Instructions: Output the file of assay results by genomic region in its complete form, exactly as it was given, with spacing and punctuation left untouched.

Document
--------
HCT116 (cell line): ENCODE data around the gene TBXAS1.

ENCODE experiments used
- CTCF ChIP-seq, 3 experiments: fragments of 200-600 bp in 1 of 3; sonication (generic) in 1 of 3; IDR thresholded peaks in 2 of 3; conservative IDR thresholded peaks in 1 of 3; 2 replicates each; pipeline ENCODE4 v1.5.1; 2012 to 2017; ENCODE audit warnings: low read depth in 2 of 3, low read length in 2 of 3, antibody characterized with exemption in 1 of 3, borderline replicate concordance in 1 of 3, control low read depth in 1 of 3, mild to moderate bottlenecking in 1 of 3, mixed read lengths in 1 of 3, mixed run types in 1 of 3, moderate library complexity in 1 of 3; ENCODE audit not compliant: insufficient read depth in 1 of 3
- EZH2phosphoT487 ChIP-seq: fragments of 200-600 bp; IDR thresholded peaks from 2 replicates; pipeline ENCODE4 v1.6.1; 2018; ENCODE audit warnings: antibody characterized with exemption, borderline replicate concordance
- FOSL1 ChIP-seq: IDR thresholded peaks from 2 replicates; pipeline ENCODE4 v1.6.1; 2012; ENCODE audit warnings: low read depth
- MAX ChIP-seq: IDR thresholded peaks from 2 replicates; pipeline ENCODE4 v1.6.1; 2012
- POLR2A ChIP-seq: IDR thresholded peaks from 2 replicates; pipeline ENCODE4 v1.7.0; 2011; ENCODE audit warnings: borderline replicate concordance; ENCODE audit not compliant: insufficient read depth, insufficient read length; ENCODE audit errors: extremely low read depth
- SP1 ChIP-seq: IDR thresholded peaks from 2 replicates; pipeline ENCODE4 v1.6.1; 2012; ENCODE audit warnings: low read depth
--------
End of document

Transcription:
HCT116 (cell line): ENCODE data around the gene TBXAS1.

ENCODE experiments used
- CTCF ChIP-seq, 3 experiments: fragments of 200-600 bp in 1 of 3; sonication (generic) in 1 of 3; IDR thresholded peaks in 2 of 3; conservative IDR thresholded peaks in 1 of 3; 2 replicates each; pipeline ENCODE4 v1.5.1; 2012 to 2017; ENCODE audit warnings: low read depth in 2 of 3, low read length in 2 of 3, antibody characterized with exemption in 1 of 3, borderline replicate concordance in 1 of 3, control low read depth in 1 of 3, mild to moderate bottlenecking in 1 of 3, mixed read lengths in 1 of 3, mixed run types in 1 of 3, moderate library complexity in 1 of 3; ENCODE audit not compliant: insufficient read depth in 1 of 3
- EZH2phosphoT487 ChIP-seq: fragments of 200-600 bp; IDR thresholded peaks from 2 replicates; pipeline ENCODE4 v1.6.1; 2018; ENCODE audit warnings: antibody characterized with exemption, borderline replicate concordance
- FOSL1 ChIP-seq: IDR thresholded peaks from 2 replicates; pipeline ENCODE4 v1.6.1; 2012; ENCODE audit warnings: low read depth
- MAX ChIP-seq: IDR thresholded peaks from 2 replicates; pipeline ENCODE4 v1.6.1; 2012
- POLR2A ChIP-seq: IDR thresholded peaks from 2 replicates; pipeline ENCODE4 v1.7.0; 2011; ENCODE audit warnings: borderline replicate concordance; ENCODE audit not compliant: insufficient read depth, insufficient read length; ENCODE audit errors: extremely low read depth
- SP1 ChIP-seq: IDR thresholded peaks from 2 replicates; pipeline ENCODE4 v1.6.1; 2012; ENCODE audit warnings: low read depth